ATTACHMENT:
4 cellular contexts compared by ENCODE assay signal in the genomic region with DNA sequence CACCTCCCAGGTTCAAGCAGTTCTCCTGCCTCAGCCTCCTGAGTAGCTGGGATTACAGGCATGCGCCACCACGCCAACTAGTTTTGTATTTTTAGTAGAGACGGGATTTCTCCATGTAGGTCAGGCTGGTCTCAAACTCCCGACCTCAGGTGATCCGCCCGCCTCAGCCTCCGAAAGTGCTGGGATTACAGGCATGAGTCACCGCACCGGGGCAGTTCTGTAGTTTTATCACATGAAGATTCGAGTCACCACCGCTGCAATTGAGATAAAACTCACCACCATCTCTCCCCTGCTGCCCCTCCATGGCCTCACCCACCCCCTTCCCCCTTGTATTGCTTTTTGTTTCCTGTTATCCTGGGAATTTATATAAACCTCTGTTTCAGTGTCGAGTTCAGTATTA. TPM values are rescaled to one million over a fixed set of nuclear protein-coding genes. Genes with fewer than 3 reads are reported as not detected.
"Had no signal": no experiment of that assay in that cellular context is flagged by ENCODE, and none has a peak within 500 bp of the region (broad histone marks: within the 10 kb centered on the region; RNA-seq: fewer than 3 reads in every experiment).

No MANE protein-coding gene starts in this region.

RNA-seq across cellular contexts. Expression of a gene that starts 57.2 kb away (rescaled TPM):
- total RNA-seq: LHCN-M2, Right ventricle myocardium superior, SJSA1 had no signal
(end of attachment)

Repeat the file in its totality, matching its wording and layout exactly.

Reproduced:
4 cellular contexts compared by ENCODE assay signal in the genomic region with DNA sequence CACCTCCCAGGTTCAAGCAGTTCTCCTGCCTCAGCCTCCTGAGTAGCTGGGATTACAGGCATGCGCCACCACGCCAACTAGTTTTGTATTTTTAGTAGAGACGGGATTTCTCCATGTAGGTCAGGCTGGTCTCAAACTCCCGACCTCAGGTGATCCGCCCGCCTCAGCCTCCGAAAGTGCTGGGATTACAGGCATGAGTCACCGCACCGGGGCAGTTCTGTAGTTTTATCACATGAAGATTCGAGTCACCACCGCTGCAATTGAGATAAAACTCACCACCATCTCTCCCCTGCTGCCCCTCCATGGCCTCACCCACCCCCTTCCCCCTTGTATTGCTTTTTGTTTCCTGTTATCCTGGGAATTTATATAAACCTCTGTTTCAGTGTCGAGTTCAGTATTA. TPM values are rescaled to one million over a fixed set of nuclear protein-coding genes. Genes with fewer than 3 reads are reported as not detected.
"Had no signal": no experiment of that assay in that cellular context is flagged by ENCODE, and none has a peak within 500 bp of the region (broad histone marks: within the 10 kb centered on the region; RNA-seq: fewer than 3 reads in every experiment).

No MANE protein-coding gene starts in this region.

RNA-seq across cellular contexts. Expression of a gene that starts 57.2 kb away (rescaled TPM):
- total RNA-seq: LHCN-M2, Right ventricle myocardium superior, SJSA1 had no signal